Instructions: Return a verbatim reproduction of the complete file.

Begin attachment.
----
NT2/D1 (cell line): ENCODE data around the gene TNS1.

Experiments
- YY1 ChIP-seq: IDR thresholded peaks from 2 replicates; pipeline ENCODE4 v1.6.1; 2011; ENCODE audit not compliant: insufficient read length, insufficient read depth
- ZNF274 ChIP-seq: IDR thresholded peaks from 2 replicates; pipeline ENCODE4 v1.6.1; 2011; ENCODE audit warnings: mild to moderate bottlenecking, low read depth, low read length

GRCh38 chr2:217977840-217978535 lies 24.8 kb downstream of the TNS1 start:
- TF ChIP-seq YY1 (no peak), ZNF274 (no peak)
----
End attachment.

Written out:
NT2/D1 (cell line): ENCODE data around the gene TNS1.

Experiments
- YY1 ChIP-seq: IDR thresholded peaks from 2 replicates; pipeline ENCODE4 v1.6.1; 2011; ENCODE audit not compliant: insufficient read length, insufficient read depth
- ZNF274 ChIP-seq: IDR thresholded peaks from 2 replicates; pipeline ENCODE4 v1.6.1; 2011; ENCODE audit warnings: mild to moderate bottlenecking, low read depth, low read length

GRCh38 chr2:217977840-217978535 lies 24.8 kb downstream of the TNS1 start:
- TF ChIP-seq YY1 (no peak), ZNF274 (no peak)